Montgomery County has made history, swearing in its first African American female district court judge.
Now, almost seven months into her term, Alison Starling sits down with Judge Karla Smith to get a glimpse into the hectic life of this groundbreaking Working Woman.
"I don't spend my days thinking I'm the first African-American female district court judge," Smith says. "I spend my days thinking how can I be fair, how can I be effective, how can I do my job."
Smith, 43, is now a trailblazer, but when she's not in the courtroom, she's with her husband, their new puppy, or mostly with her three small boys who keep her very busy.
"I think the most important things for working moms is to be able to forgive yourself because you're just not going to be able to do it all," Smith says.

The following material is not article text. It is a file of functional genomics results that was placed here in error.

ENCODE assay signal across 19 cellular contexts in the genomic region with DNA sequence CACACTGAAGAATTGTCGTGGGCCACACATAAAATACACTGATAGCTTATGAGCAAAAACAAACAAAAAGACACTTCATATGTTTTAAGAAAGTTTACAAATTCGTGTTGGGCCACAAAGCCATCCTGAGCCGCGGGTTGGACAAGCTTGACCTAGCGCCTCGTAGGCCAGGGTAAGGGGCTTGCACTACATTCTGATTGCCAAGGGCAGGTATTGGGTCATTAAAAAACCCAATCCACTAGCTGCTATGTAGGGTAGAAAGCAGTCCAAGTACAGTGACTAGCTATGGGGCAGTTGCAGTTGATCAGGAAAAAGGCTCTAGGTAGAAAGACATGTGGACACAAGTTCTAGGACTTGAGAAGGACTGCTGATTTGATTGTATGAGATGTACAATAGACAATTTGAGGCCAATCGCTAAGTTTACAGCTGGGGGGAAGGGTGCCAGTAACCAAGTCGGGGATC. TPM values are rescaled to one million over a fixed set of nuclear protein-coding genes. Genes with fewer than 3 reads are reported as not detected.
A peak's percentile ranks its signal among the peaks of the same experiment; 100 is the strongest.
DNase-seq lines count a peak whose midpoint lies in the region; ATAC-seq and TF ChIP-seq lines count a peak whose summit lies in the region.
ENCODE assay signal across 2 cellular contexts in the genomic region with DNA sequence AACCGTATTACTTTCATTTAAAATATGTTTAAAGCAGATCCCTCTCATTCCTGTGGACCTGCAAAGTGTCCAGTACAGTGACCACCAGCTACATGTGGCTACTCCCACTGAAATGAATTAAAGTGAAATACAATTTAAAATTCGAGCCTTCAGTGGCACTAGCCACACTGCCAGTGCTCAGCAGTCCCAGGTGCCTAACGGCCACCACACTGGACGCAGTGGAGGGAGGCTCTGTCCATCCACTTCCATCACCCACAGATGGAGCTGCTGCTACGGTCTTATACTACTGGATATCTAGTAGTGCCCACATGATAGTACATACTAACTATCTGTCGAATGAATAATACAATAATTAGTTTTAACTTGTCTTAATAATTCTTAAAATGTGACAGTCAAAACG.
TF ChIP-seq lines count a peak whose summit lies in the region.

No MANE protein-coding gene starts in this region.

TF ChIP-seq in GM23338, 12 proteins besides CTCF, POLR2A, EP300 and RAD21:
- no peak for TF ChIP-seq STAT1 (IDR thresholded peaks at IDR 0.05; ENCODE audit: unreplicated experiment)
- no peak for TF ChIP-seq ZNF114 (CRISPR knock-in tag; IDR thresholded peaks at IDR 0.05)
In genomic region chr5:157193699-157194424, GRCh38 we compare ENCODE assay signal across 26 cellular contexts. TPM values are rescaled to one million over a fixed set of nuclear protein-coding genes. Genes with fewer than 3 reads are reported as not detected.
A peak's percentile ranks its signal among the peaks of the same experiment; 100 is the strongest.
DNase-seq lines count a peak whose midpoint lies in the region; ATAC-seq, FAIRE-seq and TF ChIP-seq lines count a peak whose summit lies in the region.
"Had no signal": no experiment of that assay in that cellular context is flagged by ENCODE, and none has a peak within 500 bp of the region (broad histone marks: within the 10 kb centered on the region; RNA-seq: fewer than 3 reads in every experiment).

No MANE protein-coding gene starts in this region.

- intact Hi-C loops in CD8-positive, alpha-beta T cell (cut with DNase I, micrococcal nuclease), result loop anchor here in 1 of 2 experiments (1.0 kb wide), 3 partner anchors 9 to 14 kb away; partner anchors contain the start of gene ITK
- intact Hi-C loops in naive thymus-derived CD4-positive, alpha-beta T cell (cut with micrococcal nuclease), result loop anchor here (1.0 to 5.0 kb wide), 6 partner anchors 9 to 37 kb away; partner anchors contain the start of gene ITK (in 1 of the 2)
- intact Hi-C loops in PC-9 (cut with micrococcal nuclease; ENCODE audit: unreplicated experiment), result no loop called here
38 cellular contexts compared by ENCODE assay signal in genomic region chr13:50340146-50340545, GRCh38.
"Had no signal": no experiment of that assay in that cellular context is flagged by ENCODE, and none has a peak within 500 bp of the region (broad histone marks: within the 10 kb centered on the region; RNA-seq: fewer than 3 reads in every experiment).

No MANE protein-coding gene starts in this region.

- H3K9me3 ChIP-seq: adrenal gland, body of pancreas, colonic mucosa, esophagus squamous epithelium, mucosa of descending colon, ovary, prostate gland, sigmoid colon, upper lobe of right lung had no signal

Smith grew up in Maryland, went to UVa. Law School and spent 16 years as a prosecutor, mainly focusing on heart wrenching child abuse cases. She helped criminalize child neglect, creating a law making these cases punishable by up to five years in prison. Speaking for child victims made her very particular about who spends time her children.
"My ten-year-old tells me I'm too over protective," she says. "I don't let him walk down the street to go to a friend's house. I stand outside the door and watch him go down the street."
Smith's father grew up in foster care, something she didn't learn until her 20s. Her mom was a lifelong teacher. Smith's family no doubt lead her to where she is now, but when this new judge looks into the future she hopes her legacy will be strong.
Judge Smith also mentors young girls about job searching, money management and life skills, and she speaks in Montgomery County high schools about healthy relationships, and how to avoid abusive situations.